If HV winding is star connected there will be saving in cost of insulation. But delta connected HV winding is common in distribution network, for feeding motors and lighting loads from LV side. Most economical connection in HV power system to interconnect between two delta systems and to provide neutral for grounding both of them. Tertiary winding stabilizes the neutral conditions. In star connected transformers, load can be connected between line and neutral, only if a the source side transformers is delta connected or b the source side is star connected with neutral connected back to the source neutral.
In This Transformers. Insulation cost is highly reduced. Neutral wire can permit mixed loading. Triple harmonics are absent in the lines. These triple harmonic currents cannot flow, unless there is a neutral wire.
This connection produces oscillating neutral. Three phase shell type units have large triple harmonic phase voltage. However three phase core type transformers work satisfactorily. A tertiary mesh connected winding may be required to stabilize the oscillating neutral due to third harmonics in three phase banks. Large unbalance of load can be met without difficulty. Delta permits a circulating path for triple harmonics thus attenuates the same.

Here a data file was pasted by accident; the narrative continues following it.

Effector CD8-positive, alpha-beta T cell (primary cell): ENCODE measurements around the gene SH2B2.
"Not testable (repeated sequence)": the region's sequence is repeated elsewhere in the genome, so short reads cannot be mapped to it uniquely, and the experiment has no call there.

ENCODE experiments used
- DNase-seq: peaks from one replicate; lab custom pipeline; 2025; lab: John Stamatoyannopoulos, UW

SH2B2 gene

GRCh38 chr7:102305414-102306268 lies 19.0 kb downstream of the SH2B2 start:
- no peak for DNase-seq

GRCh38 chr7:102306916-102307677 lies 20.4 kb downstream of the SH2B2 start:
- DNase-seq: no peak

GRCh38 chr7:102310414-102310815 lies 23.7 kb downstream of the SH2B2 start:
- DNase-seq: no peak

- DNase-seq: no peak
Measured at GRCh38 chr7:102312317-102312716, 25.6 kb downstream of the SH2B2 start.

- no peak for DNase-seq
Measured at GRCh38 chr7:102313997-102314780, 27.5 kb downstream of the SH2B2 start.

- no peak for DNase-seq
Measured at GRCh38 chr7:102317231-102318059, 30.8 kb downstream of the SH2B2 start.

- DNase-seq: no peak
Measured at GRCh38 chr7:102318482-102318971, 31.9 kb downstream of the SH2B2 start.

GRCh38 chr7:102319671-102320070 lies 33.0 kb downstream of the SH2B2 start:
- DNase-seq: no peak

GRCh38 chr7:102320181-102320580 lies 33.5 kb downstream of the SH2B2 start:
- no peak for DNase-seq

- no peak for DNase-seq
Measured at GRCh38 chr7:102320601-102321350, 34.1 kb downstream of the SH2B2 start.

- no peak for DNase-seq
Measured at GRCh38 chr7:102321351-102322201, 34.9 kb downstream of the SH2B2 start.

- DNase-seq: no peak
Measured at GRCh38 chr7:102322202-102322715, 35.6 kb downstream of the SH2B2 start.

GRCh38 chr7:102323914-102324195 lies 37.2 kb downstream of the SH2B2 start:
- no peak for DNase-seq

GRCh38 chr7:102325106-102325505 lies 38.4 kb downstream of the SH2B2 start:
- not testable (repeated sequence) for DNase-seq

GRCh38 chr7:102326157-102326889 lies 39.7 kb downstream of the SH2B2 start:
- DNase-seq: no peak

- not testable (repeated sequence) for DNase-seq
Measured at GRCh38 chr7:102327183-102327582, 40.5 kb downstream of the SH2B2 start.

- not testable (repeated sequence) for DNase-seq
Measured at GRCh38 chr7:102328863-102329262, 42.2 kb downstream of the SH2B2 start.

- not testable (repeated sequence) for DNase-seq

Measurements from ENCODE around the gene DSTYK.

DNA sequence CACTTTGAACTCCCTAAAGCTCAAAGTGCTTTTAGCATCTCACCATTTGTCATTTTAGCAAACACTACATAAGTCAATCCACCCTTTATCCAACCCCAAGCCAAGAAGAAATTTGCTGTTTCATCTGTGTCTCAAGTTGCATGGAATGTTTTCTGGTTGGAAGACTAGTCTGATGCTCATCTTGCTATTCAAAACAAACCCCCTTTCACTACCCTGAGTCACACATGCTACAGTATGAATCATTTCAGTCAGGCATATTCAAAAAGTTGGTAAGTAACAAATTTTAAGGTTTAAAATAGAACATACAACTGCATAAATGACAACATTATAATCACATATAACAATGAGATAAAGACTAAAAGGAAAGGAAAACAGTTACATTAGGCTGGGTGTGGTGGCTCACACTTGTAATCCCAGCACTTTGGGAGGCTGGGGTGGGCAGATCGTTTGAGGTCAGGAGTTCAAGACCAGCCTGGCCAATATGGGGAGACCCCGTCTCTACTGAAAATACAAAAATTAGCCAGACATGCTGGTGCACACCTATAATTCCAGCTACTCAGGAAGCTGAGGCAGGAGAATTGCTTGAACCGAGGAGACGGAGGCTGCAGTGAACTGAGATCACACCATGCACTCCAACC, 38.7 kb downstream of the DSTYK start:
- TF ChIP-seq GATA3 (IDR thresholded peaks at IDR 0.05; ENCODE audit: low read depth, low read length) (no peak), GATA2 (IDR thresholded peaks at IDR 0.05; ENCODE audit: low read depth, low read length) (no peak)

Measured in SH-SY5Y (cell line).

Three phase units cannot have this facility. Mixed single phase loading is not possible due to the absence of neutral. Interconnection of phases in zigzag winding effects a reduction of third harmonic voltages and at the same time permits unbalanced loading. This connection may be used with either delta connected or star connected winding either for step-up or step-down transformers.
In either case, the zigzag winding produces the same angular displacement as a delta winding, and at the same time provides a neutral for earthing purposes. This is extensively used for earthing transformer. Due to zigzag connection interconnection between phases , third harmonic voltages are reduced. It also allows unbalanced loading. The zigzag connection is employed for LV winding. In cases where delta connections are weak due to large number of turns and small cross sections, then zigzag star connection is preferred.